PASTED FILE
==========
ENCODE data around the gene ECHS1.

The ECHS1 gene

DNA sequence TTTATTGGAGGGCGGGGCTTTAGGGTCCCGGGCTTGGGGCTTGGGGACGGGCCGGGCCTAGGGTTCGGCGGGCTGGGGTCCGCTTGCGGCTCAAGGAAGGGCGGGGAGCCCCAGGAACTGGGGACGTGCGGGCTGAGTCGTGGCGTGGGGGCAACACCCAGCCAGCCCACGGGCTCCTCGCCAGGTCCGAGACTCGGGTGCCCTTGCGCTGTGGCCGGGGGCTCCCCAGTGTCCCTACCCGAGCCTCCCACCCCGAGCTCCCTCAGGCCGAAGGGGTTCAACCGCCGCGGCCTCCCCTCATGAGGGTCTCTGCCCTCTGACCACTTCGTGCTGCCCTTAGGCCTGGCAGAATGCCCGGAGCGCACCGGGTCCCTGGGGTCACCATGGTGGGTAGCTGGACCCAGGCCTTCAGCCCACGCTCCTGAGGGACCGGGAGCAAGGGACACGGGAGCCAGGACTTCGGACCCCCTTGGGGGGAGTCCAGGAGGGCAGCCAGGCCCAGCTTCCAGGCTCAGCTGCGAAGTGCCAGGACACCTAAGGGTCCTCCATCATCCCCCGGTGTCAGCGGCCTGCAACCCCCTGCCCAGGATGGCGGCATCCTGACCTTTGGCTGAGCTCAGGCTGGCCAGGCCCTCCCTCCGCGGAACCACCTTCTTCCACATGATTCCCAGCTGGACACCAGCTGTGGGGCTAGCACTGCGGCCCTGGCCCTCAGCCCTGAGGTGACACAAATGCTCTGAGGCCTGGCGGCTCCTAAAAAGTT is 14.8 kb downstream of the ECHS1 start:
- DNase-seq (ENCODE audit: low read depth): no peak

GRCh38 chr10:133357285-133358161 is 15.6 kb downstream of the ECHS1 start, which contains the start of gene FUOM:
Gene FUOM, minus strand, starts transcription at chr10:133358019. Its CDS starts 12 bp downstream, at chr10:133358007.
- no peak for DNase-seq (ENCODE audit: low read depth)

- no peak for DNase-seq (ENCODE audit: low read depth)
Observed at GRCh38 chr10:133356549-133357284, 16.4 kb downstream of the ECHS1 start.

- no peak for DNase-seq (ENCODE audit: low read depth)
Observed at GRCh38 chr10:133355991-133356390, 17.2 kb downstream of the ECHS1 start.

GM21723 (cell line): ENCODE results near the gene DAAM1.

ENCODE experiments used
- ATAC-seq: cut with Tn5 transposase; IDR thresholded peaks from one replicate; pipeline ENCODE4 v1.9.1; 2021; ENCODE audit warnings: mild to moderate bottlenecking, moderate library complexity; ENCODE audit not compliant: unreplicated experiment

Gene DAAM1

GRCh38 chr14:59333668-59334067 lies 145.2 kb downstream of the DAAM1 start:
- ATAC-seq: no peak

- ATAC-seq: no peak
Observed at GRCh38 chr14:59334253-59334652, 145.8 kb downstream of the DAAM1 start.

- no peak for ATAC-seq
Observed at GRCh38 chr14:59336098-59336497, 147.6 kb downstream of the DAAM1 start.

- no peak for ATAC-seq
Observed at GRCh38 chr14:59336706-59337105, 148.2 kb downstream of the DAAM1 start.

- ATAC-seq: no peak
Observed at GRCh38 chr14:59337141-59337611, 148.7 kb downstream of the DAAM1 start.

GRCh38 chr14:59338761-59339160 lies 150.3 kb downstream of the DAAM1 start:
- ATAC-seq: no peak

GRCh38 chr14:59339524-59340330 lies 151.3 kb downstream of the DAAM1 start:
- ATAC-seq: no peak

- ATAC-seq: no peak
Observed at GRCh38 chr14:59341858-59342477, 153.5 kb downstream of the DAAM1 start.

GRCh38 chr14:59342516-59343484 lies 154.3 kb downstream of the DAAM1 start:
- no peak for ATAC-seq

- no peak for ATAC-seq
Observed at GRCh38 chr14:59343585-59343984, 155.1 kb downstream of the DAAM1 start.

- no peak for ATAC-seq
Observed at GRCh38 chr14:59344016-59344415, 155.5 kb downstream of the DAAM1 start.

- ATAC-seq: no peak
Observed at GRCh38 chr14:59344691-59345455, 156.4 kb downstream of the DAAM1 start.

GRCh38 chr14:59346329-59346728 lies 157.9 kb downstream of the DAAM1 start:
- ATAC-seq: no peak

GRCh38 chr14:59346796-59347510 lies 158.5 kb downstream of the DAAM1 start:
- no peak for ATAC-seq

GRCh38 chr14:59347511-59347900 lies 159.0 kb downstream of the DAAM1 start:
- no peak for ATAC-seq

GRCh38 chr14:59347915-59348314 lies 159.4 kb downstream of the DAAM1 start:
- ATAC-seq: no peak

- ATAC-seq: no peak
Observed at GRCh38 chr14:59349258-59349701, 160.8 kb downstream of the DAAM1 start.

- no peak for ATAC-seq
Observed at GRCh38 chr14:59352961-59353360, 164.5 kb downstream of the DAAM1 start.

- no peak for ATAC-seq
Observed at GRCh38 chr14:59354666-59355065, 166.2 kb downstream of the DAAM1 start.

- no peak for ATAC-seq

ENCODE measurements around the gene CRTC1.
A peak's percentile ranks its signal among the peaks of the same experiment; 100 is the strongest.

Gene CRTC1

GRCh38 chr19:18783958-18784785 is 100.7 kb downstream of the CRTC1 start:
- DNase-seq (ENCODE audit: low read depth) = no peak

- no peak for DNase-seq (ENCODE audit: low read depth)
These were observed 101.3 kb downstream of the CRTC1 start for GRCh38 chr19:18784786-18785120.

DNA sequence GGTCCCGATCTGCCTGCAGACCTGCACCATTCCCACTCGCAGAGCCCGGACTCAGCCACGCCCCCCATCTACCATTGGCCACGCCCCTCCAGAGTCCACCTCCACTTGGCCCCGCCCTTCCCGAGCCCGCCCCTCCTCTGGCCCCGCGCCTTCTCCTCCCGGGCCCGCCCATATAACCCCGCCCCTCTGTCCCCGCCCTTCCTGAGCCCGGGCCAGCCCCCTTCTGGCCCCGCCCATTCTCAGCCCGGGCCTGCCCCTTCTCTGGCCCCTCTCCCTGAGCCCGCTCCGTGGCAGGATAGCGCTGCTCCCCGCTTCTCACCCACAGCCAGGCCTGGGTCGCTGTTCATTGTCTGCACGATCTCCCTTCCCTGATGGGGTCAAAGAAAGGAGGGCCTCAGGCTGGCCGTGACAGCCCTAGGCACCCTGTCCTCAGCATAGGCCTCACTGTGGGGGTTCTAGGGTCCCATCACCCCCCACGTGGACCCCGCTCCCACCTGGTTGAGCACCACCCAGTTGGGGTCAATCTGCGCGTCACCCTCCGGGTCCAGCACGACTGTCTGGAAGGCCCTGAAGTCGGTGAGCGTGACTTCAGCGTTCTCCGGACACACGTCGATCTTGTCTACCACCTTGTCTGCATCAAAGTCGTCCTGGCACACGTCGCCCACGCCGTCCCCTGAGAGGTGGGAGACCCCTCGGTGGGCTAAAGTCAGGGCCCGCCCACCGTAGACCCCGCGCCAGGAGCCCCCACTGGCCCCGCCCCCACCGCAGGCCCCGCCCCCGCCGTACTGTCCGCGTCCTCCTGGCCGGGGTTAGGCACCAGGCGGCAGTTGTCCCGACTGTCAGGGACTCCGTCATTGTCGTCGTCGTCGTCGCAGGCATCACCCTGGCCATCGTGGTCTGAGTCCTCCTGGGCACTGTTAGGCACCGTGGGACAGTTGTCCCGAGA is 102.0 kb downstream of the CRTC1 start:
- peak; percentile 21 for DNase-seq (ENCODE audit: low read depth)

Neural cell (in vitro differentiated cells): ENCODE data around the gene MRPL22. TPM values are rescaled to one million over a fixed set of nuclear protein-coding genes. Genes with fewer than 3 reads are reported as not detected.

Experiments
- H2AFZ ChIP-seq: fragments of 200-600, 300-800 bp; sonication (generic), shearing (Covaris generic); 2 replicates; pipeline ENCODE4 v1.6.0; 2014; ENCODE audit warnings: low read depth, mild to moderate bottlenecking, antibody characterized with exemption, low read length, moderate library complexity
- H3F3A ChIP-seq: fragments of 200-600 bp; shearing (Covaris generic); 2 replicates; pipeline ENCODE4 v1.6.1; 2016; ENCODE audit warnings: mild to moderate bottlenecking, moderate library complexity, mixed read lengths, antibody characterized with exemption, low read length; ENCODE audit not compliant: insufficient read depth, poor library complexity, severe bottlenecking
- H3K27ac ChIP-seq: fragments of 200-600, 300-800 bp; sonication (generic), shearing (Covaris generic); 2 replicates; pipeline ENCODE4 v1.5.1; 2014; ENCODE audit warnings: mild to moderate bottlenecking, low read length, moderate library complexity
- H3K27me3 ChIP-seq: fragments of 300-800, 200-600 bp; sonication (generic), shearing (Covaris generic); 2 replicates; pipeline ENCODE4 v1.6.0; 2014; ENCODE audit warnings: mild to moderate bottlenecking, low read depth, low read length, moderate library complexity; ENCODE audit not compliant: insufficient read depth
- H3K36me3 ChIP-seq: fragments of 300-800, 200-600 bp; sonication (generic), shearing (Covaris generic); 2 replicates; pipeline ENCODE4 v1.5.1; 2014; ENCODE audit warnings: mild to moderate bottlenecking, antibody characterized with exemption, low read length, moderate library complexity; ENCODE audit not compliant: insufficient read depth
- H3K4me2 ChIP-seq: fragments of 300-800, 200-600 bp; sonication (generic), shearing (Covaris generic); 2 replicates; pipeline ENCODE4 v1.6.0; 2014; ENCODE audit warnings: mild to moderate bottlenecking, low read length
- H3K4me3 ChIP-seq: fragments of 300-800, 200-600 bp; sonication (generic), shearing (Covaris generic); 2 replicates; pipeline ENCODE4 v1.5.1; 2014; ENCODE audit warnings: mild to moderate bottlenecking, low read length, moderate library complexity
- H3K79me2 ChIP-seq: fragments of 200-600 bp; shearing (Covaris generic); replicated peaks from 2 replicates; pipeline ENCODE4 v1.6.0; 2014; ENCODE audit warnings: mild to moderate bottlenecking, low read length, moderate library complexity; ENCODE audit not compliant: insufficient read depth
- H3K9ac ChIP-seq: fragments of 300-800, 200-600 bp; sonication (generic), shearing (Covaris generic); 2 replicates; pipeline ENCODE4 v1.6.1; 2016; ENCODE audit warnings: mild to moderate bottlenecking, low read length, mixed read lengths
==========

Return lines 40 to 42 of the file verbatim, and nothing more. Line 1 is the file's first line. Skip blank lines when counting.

GRCh38 chr14:59346329-59346728 lies 157.9 kb downstream of the DAAM1 start:
- ATAC-seq: no peak

GRCh38 chr14:59346796-59347510 lies 158.5 kb downstream of the DAAM1 start: